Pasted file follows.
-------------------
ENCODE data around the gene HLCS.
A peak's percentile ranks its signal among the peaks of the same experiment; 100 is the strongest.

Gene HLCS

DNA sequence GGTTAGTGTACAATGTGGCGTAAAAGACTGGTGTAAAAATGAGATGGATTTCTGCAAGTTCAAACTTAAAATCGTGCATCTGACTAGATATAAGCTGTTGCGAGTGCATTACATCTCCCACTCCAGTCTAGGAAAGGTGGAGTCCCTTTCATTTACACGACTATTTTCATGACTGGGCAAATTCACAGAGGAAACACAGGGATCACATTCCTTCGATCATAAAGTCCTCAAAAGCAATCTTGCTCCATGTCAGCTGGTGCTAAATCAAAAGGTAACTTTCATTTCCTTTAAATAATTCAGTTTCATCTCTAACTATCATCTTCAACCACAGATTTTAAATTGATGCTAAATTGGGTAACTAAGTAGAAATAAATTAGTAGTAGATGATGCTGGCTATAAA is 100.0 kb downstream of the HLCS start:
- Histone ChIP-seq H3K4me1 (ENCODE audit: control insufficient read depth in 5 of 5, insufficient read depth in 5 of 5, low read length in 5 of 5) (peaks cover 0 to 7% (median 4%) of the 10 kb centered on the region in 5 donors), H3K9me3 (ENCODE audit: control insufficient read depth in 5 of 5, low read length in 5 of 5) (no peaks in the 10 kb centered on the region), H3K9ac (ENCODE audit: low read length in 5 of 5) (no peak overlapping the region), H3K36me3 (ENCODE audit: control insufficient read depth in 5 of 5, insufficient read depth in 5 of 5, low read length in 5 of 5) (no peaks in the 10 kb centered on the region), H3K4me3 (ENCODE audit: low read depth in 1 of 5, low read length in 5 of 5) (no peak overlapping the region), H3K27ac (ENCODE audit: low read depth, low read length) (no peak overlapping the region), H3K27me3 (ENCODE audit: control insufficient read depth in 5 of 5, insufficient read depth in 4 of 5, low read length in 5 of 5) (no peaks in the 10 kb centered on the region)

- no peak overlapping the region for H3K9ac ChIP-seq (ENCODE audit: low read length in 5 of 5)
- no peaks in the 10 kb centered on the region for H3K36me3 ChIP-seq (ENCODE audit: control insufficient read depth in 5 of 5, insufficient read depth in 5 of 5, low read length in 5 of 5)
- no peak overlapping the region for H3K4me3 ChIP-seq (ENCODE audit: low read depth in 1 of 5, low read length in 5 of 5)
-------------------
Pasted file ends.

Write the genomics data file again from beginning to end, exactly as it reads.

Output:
ENCODE data around the gene HLCS.
A peak's percentile ranks its signal among the peaks of the same experiment; 100 is the strongest.

Gene HLCS

DNA sequence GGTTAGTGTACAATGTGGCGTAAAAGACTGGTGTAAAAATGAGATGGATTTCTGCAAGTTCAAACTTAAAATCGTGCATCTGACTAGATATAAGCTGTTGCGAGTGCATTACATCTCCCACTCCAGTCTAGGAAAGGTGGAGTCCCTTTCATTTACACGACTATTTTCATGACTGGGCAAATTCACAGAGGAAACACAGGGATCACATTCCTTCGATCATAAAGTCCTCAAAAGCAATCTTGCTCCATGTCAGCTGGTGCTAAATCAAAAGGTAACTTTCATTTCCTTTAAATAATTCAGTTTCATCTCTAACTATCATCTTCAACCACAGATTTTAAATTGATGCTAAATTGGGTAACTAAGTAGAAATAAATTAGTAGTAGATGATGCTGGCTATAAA is 100.0 kb downstream of the HLCS start:
- Histone ChIP-seq H3K4me1 (ENCODE audit: control insufficient read depth in 5 of 5, insufficient read depth in 5 of 5, low read length in 5 of 5) (peaks cover 0 to 7% (median 4%) of the 10 kb centered on the region in 5 donors), H3K9me3 (ENCODE audit: control insufficient read depth in 5 of 5, low read length in 5 of 5) (no peaks in the 10 kb centered on the region), H3K9ac (ENCODE audit: low read length in 5 of 5) (no peak overlapping the region), H3K36me3 (ENCODE audit: control insufficient read depth in 5 of 5, insufficient read depth in 5 of 5, low read length in 5 of 5) (no peaks in the 10 kb centered on the region), H3K4me3 (ENCODE audit: low read depth in 1 of 5, low read length in 5 of 5) (no peak overlapping the region), H3K27ac (ENCODE audit: low read depth, low read length) (no peak overlapping the region), H3K27me3 (ENCODE audit: control insufficient read depth in 5 of 5, insufficient read depth in 4 of 5, low read length in 5 of 5) (no peaks in the 10 kb centered on the region)

- no peak overlapping the region for H3K9ac ChIP-seq (ENCODE audit: low read length in 5 of 5)
- no peaks in the 10 kb centered on the region for H3K36me3 ChIP-seq (ENCODE audit: control insufficient read depth in 5 of 5, insufficient read depth in 5 of 5, low read length in 5 of 5)
- no peak overlapping the region for H3K4me3 ChIP-seq (ENCODE audit: low read depth in 1 of 5, low read length in 5 of 5)